Tomorrow the entire camp leaves and the staff gets ready for the next week's campers. Our children will have a leisurely morning where they can actually sleep late and ease into the day. They will be going bowling and doing some projects at the camp and finish up with a pizza dinner. Sunday starts the next week of new campers.
To see tonight's photos, please use the following link:
To see previous photographs, please use the following links:
Everyone looks like they have started to settle into the rhythm of the camp. Trading Post for snacks, trading patches, hanging out, merit badge classes--all of it is starting to fit together.
When I left camp yesterday evening, it started to rain and ended up raining for a good part of the night but it cooled the temperature down today nicely. Beautiful day. I understand today's ACE experience was canoeing although I didn't get a chance to really hear much about it as everyone was in a constant state of going somewhere. There was a brief storm during dinner and then it cleared up into a nice end to the day.
Tomorrow is our campsite dinner with three other troops as I mentioned in yesterday's email. I think the count is still around 80 Scouts. We're doing the grocery shopping tomorrow morning. I'm fortunate to have a good friend, Rich Veleta, who loves camp cooking and all that it entails. He is a former assistant scoutmaster of Troop 112, one of the troops we're going to be eating with. It will be all of Troop 112's kitchen equipment and all of our know-how. More to say on that tomorrow.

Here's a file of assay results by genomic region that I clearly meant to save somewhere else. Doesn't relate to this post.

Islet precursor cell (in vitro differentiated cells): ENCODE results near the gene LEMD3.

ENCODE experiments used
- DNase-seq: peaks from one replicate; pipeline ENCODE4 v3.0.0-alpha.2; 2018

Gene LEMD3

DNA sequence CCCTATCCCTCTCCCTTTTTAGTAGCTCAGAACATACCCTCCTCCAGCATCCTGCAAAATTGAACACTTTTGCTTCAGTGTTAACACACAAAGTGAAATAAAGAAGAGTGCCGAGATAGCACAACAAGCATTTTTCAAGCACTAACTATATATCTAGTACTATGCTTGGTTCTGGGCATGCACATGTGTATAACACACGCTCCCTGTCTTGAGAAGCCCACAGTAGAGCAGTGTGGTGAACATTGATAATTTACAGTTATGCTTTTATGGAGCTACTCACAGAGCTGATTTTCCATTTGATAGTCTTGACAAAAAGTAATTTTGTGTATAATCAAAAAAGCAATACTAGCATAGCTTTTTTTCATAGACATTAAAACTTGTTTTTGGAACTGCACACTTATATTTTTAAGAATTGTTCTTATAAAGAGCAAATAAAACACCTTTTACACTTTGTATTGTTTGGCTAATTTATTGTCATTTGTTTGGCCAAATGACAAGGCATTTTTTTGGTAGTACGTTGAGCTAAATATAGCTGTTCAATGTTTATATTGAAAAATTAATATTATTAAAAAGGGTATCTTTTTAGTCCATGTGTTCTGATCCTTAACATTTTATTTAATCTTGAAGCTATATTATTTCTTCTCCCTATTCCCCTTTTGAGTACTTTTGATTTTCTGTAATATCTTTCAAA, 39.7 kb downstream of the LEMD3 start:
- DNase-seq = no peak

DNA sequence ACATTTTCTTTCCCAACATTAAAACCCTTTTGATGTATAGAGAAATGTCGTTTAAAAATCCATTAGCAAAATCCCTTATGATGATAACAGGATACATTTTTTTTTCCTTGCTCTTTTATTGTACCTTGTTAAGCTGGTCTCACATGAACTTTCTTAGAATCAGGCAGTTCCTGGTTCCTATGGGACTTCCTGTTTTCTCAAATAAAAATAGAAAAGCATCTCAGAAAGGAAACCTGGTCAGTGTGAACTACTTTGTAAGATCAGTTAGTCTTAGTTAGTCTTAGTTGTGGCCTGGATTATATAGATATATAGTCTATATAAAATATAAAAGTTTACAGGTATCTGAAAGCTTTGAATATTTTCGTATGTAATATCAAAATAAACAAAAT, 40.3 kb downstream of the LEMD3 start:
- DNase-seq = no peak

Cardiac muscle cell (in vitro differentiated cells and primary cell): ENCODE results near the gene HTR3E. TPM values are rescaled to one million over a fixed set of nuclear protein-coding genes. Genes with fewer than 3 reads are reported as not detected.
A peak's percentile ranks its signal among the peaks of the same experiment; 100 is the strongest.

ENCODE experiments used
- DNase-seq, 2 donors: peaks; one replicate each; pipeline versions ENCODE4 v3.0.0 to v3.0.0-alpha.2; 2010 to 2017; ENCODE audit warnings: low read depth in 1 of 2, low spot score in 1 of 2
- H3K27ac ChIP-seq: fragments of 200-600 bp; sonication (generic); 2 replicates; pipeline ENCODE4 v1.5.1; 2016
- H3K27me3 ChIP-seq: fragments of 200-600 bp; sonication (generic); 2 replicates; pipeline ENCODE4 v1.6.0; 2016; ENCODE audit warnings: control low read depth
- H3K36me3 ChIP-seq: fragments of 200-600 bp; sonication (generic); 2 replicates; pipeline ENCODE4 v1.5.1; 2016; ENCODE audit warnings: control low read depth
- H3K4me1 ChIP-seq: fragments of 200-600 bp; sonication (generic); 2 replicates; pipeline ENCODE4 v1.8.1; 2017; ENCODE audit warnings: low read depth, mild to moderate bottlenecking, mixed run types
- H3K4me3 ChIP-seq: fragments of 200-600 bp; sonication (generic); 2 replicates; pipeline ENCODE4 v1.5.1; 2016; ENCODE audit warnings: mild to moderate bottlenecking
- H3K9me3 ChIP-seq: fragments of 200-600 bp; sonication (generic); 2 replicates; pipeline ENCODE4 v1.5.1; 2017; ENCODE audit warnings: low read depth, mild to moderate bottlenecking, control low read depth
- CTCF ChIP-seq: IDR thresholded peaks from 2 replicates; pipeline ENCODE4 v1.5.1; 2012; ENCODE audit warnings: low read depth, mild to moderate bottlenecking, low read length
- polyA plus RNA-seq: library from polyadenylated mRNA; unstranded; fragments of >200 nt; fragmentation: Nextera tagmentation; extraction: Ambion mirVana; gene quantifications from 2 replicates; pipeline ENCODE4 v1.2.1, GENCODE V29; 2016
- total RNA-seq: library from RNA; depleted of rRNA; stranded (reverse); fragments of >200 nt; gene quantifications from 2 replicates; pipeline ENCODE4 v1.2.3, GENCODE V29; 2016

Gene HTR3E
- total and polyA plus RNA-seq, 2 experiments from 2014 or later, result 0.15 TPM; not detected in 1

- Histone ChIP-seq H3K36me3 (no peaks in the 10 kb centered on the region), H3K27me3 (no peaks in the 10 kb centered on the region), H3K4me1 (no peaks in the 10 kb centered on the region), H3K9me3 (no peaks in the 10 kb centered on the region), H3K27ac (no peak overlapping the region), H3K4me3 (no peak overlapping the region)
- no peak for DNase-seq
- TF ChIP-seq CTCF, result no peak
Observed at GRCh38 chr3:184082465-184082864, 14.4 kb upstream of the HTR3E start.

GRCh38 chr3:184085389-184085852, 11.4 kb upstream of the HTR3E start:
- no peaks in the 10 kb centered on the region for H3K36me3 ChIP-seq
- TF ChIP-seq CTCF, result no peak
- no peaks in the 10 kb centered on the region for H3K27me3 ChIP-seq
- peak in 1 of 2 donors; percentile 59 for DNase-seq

Not a lot of photos taken but here are some to view:
You can see all of the other images at:
I actually don't have a lot to report, today was a normal "working day" of camp with all of the normal activities during the day and then the beginning of free time programming at night. It did rain at 17:15-17:30 and, other than creating some nice mud puddles, really didn't cool the day down much. This evening, everyone scattered to do things. I know that Ilay and Shalev went to the rifle range to see how to shoot black powder guns which, I think, are the old guns that you load down the muzzle--they're called muzzle-loaders. Liron P. went up to take her swim test since she wasn't able to do it on Sunday.
We entertained tonight visitors at the campsite between kids that wanted to come by and trade patches and adults who wanted to introduce themselves and learn more about scouting in Israel and about Israel. Lots of questions! It was nice to see such interest and such support of our program. One scoutmaster brought up the question of a group of American Scouts going to Israel Scout summer camp. This is something that we've talked about over the past five or so years and I'm hopeful that we can still put together sometime in the next couple of years. I know our Netanya Scouts are very open to the idea and I think it would be very exciting to do. We'll see how that develops.
We are also planning a dinner at Stuart campsite for Thursday evening followed by some kind of program. Gal and I have been talking about what that program might look like so we shall see how it develops. We share the campsite with two other troops who have around 20-25 Scouts each. The dinner is going to include them as well as Troop 112 from my part of town whom we shared dinner with last year. Somehow this has evolved into a dinner of Kosher hotdogs for 80 or so campers!!! How did this happen?!